Bucharest Court Judge Iosefina Parvu announced she will make a ruling in this case on July 18, her decision being final.

On June 8, the District 5 Court ruled that Dan Voiculescu can be released on parole. Prosecutors appealed against the ruling. The District 5 Court argued its decision by pointing out that Voiculescu showed “steadfastness in work” by taking part in labour and intellectual activities, behaved exemplarily, in line with institutional norms, showed a respectful attitude toward the penitentiary’s personnel, constantly took part in educational activities, held a lecture titled ‘States of mind, emotions and human behaviour’ and was rewarded on several occasions by having his right to receive packages and visits hiked.

Judges pointed out that, by May 24, Dan Voiculescu had served a total of 1,408 days out of the 3,653 days in prison he had to serve after he was convicted in the ICA dossier, a level surpassing the minimum threshold of 1,217 days representing a third of his sentence. Of those 1,408 days, 387 were considered served as a reward for the work carried out and the authoring of scientific papers.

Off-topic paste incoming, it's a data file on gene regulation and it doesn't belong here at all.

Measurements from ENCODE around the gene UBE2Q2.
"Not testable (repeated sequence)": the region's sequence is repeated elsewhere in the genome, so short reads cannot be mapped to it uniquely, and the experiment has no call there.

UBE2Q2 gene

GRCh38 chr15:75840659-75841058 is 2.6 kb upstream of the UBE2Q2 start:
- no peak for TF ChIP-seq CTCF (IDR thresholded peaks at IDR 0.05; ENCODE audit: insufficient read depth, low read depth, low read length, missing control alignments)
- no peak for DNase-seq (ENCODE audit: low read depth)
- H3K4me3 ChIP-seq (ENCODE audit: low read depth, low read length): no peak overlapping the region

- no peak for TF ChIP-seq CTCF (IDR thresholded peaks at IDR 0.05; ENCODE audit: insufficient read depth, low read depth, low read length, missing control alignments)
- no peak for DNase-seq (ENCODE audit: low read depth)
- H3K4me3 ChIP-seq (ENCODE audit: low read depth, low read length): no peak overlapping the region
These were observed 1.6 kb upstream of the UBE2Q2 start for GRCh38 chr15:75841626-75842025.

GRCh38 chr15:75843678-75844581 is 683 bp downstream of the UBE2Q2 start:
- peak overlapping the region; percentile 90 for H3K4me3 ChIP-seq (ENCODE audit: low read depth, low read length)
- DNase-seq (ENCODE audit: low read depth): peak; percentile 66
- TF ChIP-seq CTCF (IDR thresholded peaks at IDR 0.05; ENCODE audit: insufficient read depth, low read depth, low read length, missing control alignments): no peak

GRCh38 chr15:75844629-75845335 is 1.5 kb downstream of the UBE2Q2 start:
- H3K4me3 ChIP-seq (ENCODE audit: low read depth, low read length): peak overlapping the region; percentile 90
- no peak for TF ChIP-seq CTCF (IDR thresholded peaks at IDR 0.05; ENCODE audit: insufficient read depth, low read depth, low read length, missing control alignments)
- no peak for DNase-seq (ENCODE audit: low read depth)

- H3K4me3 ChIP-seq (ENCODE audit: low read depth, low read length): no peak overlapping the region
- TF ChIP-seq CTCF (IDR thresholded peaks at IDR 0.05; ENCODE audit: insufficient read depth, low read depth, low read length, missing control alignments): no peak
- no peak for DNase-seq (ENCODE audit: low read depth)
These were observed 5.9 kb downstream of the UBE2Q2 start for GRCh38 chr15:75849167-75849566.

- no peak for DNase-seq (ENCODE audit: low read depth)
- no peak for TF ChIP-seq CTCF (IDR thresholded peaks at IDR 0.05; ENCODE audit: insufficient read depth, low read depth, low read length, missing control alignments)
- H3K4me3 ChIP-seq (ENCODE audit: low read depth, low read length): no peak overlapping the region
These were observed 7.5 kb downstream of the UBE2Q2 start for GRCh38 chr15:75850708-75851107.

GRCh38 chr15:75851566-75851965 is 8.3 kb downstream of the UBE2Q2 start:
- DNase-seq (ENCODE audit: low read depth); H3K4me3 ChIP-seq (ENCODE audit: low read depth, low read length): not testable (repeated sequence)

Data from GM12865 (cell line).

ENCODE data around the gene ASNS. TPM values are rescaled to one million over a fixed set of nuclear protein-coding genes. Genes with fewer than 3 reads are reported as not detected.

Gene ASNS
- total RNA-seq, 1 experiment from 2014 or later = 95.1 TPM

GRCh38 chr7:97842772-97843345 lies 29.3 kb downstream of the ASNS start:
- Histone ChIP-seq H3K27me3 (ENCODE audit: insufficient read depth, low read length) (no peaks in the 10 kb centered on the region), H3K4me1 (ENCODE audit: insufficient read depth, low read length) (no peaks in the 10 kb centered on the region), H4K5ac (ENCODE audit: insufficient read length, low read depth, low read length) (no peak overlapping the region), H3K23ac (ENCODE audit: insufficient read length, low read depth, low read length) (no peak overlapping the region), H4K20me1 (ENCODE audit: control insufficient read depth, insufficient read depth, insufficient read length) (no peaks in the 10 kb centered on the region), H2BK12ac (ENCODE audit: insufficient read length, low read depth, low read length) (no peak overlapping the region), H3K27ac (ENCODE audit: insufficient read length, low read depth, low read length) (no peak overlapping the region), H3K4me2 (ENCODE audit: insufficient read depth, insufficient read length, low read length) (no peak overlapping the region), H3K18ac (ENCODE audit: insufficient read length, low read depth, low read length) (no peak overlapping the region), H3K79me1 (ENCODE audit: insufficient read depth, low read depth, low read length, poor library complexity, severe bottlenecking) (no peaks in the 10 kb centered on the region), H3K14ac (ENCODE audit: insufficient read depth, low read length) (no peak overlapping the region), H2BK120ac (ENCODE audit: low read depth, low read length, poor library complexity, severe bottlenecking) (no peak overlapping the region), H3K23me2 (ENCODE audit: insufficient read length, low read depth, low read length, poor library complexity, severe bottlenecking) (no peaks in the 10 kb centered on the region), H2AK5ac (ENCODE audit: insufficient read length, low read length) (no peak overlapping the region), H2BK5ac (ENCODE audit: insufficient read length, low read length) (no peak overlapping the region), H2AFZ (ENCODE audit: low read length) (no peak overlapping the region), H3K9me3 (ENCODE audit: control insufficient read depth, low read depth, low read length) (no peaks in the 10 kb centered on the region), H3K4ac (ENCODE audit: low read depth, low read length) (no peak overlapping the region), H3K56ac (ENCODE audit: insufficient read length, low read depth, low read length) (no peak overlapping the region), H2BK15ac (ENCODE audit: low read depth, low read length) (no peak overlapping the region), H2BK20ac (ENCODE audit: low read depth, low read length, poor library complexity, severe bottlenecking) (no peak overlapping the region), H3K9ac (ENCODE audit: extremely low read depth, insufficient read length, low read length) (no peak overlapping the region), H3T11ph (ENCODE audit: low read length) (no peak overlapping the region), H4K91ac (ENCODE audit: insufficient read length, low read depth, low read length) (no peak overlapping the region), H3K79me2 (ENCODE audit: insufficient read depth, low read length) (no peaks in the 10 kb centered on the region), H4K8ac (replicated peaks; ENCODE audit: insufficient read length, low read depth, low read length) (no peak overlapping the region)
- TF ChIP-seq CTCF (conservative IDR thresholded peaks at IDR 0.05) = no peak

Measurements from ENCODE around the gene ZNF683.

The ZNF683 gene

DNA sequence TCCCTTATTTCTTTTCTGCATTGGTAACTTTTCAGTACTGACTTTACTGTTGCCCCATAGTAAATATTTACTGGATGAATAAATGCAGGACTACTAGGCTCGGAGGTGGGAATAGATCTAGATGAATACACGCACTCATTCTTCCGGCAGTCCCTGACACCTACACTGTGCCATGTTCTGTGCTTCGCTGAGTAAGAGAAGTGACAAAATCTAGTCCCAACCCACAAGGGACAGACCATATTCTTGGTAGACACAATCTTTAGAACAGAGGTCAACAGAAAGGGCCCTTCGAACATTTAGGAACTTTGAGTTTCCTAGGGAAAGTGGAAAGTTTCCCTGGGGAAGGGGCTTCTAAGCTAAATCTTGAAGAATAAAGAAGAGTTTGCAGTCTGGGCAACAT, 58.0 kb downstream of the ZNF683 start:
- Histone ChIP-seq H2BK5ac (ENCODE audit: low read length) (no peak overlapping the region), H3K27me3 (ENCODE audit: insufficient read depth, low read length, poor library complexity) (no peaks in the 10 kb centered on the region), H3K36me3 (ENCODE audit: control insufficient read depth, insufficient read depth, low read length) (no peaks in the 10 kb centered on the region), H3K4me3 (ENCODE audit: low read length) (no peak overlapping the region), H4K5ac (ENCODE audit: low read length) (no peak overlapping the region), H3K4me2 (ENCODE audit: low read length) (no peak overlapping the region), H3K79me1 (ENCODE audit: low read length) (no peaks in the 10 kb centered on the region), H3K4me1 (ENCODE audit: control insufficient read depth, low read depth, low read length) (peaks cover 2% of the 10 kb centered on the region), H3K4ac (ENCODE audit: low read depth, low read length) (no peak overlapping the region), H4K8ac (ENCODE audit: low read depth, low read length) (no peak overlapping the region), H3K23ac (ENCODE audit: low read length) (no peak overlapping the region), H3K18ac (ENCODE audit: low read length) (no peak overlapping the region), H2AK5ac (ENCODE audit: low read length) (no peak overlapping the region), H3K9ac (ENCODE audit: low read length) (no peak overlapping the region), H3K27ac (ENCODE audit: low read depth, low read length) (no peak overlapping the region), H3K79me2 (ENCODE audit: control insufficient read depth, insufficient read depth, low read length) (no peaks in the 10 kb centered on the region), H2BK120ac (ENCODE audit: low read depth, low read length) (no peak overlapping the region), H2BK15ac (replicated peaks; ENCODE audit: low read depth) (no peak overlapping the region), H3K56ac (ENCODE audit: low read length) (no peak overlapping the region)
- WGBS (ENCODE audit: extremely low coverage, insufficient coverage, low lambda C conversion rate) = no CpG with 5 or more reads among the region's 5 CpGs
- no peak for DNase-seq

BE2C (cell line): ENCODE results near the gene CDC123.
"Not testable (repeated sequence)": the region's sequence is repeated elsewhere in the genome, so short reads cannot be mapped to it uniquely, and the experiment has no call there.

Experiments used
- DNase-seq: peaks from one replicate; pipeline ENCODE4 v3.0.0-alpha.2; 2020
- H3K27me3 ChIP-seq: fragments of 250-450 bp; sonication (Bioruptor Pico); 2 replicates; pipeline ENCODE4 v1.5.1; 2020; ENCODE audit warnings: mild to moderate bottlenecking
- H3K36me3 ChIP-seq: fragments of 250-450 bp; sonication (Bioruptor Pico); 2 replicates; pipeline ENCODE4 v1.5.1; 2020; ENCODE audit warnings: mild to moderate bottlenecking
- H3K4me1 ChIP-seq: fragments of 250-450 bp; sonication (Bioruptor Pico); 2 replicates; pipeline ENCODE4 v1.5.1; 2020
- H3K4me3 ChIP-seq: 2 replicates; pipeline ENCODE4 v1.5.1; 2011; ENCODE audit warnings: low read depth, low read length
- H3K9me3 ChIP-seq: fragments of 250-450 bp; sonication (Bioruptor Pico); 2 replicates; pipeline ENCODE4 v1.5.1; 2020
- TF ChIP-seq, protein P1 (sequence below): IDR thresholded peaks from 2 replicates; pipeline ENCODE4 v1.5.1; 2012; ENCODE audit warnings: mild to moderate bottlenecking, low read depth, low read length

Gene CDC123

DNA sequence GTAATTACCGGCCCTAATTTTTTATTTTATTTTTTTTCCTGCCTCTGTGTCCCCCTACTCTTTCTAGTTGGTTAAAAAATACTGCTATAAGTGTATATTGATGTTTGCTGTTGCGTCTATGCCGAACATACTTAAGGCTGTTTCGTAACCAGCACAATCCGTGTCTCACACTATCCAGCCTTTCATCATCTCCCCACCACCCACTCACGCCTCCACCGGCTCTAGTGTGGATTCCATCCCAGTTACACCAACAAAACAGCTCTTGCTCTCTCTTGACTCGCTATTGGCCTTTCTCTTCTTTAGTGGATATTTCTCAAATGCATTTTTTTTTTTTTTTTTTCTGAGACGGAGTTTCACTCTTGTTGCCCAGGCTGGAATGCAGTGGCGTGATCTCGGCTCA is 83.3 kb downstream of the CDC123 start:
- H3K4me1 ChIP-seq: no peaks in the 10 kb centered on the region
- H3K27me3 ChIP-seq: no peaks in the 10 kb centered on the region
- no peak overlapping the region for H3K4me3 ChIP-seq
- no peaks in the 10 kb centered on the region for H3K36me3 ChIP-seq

Likewise, judges talked about his “steadfastness in work,” both by taking part in cleaning and by authoring 11 scientific papers.

Moreover, judges pointed out disciplinary sanctions were never issued against Voiculescu, who showed “exemplary behaviour, befitting institutional norms” and who constantly took part in educational activities, receiving several rewards as a result.

The substantiation of the decision also points out Dan Voiculescu won 1,882 credits, taking part in 48 educational programmes within the penitentiary, credits that are sufficient to prove the reformation of his behaviour.

Dan Voiculescu’s parole dossier was analysed by the Rahova Penitentiary’s Parole Commission. On May 22, the commission issued a negative report, pointing out that “the purpose of the punishment ruled against Dan Voiculescu hasn’t been achieved” so that the release on parole should be postponed.

The businessman had previously lodged another parole request, which the Bucharest Court rejected on January 10, deciding, in a final ruling, that he can file a new request after May 24. Back then, the court decided that Dan Voiculescu cannot be released on parole, but shortened by four months the deadline on which a new parole request can be filed.

Since 8 August 2014, Dan Voiculescu has been serving a 10-year prison sentence he received in the dossier concerning the fraudulent privatisation of the Food Research Institute (ICA). In the same dossier, former ICA Director Gheorghe Mencinicopshi was sentenced to 8 years in prison, former ADS Director Corneliu Popa was sentenced to 8 years in prison, and former Communications Minister Sorin Pantis was sentenced to 7 years in prison. Gheorghe Mencinicopshi was released on parole on September 26, after he served two years in prison.

After he was jailed, Dan Voiculescu wrote 11 books in less than 18 months.